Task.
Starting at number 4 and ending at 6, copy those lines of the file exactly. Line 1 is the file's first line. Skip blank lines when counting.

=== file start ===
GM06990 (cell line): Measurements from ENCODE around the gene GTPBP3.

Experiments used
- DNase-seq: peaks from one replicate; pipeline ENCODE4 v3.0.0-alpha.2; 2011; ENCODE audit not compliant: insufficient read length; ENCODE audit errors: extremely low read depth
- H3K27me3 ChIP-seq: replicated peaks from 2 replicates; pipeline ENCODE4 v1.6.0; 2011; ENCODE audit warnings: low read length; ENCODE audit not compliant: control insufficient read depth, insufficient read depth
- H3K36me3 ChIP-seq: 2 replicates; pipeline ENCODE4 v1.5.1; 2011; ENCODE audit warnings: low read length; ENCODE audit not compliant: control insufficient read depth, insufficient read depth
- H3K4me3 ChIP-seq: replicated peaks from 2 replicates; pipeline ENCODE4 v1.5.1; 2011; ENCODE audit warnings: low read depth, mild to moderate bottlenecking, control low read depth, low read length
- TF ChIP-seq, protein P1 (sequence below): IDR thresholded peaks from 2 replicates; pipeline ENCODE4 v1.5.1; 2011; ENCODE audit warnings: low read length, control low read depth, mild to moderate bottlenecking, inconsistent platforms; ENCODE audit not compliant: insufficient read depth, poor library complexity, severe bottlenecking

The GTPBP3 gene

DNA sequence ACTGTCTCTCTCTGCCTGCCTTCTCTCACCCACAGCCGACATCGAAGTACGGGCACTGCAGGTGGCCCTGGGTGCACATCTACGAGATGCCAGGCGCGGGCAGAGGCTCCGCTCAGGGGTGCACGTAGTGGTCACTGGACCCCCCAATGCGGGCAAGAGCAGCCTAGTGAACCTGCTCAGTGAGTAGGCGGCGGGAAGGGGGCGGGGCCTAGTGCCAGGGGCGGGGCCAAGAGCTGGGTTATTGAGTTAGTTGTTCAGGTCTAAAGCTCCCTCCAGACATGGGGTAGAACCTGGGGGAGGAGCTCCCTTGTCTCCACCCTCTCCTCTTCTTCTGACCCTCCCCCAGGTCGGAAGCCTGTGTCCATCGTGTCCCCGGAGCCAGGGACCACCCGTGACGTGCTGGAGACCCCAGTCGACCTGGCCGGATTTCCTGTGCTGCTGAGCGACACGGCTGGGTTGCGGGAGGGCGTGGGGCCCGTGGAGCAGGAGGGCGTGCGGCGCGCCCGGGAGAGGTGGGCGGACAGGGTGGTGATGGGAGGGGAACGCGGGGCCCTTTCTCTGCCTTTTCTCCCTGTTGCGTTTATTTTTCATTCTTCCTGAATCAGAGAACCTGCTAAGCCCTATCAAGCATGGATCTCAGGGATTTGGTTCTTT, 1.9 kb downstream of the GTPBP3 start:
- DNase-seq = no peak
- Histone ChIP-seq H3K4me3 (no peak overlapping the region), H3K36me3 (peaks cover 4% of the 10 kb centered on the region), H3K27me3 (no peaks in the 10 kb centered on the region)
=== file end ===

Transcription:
- H3K27me3 ChIP-seq: replicated peaks from 2 replicates; pipeline ENCODE4 v1.6.0; 2011; ENCODE audit warnings: low read length; ENCODE audit not compliant: control insufficient read depth, insufficient read depth
- H3K36me3 ChIP-seq: 2 replicates; pipeline ENCODE4 v1.5.1; 2011; ENCODE audit warnings: low read length; ENCODE audit not compliant: control insufficient read depth, insufficient read depth
- H3K4me3 ChIP-seq: replicated peaks from 2 replicates; pipeline ENCODE4 v1.5.1; 2011; ENCODE audit warnings: low read depth, mild to moderate bottlenecking, control low read depth, low read length